Reviewed by Cloud Spurlock
Dana Levin is an accomplished contemporary poet having published four books of poetry in under 20 years. In the Surgical Theatre earned her the 1999 American Poetry Review/Honickman First Book Prize, chosen by Louise Gluck. Copper Canyon Press published Wedding Day in 2005, Sky Burial in 2011, and her most recent book Banana Palace in 2016. Levin is largely anthologized for both poetry and essay, and she is the recipient and winner of several notable fellowships and awards including those from the NEA, PEN, the Library of Congress, and the Guggenheim Foundation.
Levin finds inspiration for poetry in autobiographical moments, in visual encounters, and in extensive research on obsessive interests. All of these elements are evident in the poems in Banana Palace. We see autobiographical moments in the shifting perspectives and narratives in “Melancholia” and “The Living Teaching,” both of which chronicle elements of her relationship with her father. Visual encounters include the image of “cross section of a banana under a microscope” in the title poem “Banana Palace.” And her recent research interests are evident in the history of liquid crystal displays and radio transmissions in “Across the Sea” or in the words taken from news articles about Dmitry Itskov, the founder of the 2045 initiative, which aims to achieve cybernetic immortality within the next 30 years.
In an 2013 interview with the American Literary Review, Levin noted that, “[a]ppetite, mutation, oracles, End Times, nature, technology, the future and the ravings of the mad seem to be driving my current poems.” Indeed, these are the themes we read through the Banana Palace poems. Particular emphasis serves to compare technology with human consciousness and a seemingly natural drive toward self-destruction. From the beginning in “Across the Sea,” in which the opening lines set up a comparison between “texting machines” and the human soul, we enter into a plaintive exploration of our increasingly dependent relationships with technology and what this means for the natural world and for our natural lives.
Wireless, weightless, and omniscient is how we
refined our machines–
We had a dream
that we could smash the bands
of matter and time and
still be alive–
Was that the soul, wishing
we would invent the body
out of existence,
so many of us now
enthralled by doom…
Another view of consciousness defines it as waste in “The Gods Are in the Valley”:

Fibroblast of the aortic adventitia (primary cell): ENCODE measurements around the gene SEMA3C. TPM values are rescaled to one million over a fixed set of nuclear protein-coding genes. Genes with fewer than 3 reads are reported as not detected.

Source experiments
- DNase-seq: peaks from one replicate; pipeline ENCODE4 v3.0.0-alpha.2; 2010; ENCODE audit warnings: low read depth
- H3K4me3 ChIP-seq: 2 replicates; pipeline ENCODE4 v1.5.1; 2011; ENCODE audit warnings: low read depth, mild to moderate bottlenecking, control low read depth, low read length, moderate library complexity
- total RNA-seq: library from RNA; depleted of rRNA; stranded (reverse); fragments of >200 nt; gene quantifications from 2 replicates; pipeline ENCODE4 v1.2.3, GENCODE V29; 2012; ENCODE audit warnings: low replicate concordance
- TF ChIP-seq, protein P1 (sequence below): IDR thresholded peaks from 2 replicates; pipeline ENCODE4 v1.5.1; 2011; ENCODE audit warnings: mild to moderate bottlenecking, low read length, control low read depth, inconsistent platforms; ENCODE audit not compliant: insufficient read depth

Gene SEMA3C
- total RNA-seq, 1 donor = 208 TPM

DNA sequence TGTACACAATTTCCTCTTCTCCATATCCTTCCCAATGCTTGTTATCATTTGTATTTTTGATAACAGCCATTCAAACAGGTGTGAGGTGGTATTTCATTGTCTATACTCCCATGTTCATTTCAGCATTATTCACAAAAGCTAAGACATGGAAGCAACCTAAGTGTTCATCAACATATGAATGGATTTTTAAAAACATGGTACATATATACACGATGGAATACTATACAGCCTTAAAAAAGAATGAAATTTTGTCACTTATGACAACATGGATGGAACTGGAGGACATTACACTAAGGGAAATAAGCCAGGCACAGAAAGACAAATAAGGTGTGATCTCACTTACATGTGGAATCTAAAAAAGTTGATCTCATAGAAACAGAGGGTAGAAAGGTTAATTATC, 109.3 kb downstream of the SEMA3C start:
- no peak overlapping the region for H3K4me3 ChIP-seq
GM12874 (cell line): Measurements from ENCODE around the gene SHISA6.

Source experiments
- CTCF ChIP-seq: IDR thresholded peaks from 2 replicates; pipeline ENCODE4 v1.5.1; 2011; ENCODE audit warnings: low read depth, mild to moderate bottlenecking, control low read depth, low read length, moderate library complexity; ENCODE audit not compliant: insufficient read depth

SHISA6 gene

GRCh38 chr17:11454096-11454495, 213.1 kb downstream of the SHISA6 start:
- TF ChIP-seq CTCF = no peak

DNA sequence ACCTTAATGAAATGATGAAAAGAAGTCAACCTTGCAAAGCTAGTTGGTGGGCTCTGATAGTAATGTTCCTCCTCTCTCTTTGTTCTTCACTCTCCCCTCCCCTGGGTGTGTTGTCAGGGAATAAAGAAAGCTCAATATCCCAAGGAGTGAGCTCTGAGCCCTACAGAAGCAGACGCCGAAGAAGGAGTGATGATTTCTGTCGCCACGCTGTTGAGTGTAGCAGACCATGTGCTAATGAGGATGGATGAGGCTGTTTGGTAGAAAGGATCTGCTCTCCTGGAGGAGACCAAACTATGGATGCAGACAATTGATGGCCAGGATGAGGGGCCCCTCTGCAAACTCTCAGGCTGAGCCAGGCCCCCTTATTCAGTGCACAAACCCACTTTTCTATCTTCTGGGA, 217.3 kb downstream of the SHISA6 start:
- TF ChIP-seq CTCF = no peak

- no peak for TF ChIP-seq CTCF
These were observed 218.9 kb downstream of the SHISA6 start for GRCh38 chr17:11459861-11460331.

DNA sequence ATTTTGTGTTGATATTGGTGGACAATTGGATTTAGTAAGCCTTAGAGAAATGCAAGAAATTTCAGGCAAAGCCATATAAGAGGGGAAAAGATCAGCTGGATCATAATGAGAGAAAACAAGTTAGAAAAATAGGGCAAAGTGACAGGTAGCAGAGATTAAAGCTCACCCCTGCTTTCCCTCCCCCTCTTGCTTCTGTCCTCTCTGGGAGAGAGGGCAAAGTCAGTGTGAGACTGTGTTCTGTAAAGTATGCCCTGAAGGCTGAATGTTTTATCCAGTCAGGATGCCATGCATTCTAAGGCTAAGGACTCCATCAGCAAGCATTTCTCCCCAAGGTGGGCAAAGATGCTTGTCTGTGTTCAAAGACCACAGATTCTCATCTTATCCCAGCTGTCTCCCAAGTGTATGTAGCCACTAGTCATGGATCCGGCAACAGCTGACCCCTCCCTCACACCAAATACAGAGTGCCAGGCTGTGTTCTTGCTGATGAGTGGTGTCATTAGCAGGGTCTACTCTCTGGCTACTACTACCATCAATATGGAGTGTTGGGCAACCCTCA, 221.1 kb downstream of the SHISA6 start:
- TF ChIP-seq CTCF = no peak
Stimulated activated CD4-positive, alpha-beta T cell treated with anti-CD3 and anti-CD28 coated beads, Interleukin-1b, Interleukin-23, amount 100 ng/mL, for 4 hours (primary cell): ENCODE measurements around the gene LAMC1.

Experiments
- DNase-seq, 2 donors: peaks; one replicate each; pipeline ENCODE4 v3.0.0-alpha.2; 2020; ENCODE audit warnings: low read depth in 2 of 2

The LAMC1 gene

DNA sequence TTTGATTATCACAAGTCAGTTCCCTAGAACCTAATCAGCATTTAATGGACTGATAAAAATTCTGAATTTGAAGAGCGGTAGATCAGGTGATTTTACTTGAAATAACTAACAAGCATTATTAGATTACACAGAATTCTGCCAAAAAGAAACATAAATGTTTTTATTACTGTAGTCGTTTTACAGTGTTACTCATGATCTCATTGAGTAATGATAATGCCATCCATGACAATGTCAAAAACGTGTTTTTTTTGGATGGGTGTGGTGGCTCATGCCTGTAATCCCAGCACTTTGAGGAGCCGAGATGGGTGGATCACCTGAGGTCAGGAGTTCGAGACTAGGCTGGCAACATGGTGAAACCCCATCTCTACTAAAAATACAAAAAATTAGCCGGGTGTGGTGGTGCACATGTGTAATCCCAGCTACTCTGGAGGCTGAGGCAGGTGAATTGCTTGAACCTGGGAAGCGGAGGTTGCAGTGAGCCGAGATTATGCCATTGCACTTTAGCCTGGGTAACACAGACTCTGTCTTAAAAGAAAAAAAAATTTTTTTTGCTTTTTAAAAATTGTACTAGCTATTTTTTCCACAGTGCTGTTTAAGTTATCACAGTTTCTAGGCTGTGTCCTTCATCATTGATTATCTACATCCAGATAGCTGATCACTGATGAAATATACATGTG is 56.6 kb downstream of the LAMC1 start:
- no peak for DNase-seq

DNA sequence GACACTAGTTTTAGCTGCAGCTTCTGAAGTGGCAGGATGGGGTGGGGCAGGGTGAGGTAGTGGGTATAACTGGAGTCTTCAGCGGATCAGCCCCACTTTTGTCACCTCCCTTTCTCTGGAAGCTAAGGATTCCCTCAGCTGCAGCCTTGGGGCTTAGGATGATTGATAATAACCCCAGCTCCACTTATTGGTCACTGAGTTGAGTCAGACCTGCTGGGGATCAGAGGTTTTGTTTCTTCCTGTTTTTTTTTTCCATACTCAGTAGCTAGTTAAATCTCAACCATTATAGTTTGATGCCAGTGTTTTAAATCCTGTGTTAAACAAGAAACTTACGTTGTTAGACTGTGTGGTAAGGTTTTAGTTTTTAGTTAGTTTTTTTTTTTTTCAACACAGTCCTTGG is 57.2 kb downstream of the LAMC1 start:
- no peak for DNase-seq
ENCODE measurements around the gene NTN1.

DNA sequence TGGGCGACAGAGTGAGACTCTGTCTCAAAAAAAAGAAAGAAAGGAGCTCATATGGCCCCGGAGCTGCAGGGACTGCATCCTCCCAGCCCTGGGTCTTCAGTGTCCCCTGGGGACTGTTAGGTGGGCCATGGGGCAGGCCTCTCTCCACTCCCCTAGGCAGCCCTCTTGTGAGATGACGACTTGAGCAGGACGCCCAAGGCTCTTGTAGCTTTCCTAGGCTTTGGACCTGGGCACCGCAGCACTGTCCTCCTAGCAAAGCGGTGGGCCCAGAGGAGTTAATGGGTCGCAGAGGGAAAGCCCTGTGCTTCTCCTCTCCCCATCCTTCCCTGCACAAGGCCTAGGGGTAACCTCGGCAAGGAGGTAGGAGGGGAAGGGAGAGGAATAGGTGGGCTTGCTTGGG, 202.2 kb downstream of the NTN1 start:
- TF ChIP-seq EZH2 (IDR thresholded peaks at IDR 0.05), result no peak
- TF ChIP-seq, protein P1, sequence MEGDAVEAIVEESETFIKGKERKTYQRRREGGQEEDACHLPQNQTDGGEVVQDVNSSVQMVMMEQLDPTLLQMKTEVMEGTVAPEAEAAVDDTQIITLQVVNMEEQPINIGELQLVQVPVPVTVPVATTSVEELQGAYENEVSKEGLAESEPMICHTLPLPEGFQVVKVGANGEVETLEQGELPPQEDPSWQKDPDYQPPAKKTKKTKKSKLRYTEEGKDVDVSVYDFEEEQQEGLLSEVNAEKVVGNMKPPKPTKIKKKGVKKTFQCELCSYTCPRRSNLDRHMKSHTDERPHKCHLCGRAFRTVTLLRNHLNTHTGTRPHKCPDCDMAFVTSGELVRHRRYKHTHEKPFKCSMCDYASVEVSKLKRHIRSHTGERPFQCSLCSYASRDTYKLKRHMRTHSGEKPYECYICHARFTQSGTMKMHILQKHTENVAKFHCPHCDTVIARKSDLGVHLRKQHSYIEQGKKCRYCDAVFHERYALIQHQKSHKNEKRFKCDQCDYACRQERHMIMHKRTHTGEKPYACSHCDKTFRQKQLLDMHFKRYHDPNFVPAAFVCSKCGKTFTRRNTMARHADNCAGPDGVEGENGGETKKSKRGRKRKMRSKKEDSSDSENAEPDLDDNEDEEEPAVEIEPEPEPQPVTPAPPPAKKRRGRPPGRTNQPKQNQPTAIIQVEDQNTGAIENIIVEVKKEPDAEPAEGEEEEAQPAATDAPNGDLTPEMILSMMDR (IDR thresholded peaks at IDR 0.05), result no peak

Mind’s an accident
of bio-wiring, is one line of thinking.
We’re animals that shit out
consciousness, is another.
This is not to say that these are the poet’s own observations or conclusions about how technology influences our collective future. In “Moo and Thrall,” the speaker seems to question the role of the poet or observer as if the responsibility of consciousness is a human affliction:
Who am I to judge
what another person needs.
Who am I to have to pay
Levin’s poetry is a spectacular array of free verse and some prose driven by sound that propels the reader forward and through a mix of surreal and concrete imagery or resting on punctuation, especially the ‘em’ dash, which sometimes gets its own line. Think about the ‘t’ and ‘k’ sounds in “Murry, My”: “raw or cooked or canned or kibbled, he’d/ clip a claw to my lower lip.” Consider the sectioning pauses given in “Meanwhile” aimed at drawing attention like breath. Levin spoke about structuring her poems in an interview with Poetry magazine and said they come to her “in a flash, visually, very early in the compositional process.” She also spoke about the use of sequences in an earlier poem, “End Times” and said:
“I like sequences because I like working modularly, thinking in terms of blocks I can move around. As I got more deeply involved with the poem, I saw that the sequence form was helping me string the poem out along and in time: both in terms of composing something long, and in terms of rendering the timeline—this, then this, then this — that the central plot of collapse follows.”
Finally, one of the most striking things that Levin says about poetry is that all poetry is fictive. This is especially surprising given the very real episodes, history, and concrete visuals that she says inspire her. As a point of clarification, she says, “The minute you’re moved to turn life into art, you enter a fictive space—which is to say a space for making, inventing, which demands flexibility, in terms of seeing and following where composition may be directing you.”
Cloud Spurlock is living in Fairfax, Virginia. She is pursuing her MFA in Poetry at George Mason University.
Featured Image: Bananas from Pexels